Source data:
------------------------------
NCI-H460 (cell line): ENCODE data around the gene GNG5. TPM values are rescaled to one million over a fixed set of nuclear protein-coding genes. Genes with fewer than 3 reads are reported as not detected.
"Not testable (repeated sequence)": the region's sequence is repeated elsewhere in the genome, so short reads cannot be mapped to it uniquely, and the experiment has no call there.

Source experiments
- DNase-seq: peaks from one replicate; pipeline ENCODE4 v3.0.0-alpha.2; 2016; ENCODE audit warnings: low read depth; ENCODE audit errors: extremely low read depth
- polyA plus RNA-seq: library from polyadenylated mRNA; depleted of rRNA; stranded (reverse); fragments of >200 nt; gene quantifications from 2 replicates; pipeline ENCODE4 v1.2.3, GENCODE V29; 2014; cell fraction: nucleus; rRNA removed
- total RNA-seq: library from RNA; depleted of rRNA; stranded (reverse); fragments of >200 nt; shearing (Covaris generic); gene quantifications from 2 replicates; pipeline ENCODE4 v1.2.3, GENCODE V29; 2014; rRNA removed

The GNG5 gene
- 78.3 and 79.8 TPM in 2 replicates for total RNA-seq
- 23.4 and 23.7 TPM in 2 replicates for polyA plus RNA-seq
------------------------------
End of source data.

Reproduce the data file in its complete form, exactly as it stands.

NCI-H460 (cell line): ENCODE data around the gene GNG5. TPM values are rescaled to one million over a fixed set of nuclear protein-coding genes. Genes with fewer than 3 reads are reported as not detected.
"Not testable (repeated sequence)": the region's sequence is repeated elsewhere in the genome, so short reads cannot be mapped to it uniquely, and the experiment has no call there.

Source experiments
- DNase-seq: peaks from one replicate; pipeline ENCODE4 v3.0.0-alpha.2; 2016; ENCODE audit warnings: low read depth; ENCODE audit errors: extremely low read depth
- polyA plus RNA-seq: library from polyadenylated mRNA; depleted of rRNA; stranded (reverse); fragments of >200 nt; gene quantifications from 2 replicates; pipeline ENCODE4 v1.2.3, GENCODE V29; 2014; cell fraction: nucleus; rRNA removed
- total RNA-seq: library from RNA; depleted of rRNA; stranded (reverse); fragments of >200 nt; shearing (Covaris generic); gene quantifications from 2 replicates; pipeline ENCODE4 v1.2.3, GENCODE V29; 2014; rRNA removed

The GNG5 gene
- 78.3 and 79.8 TPM in 2 replicates for total RNA-seq
- 23.4 and 23.7 TPM in 2 replicates for polyA plus RNA-seq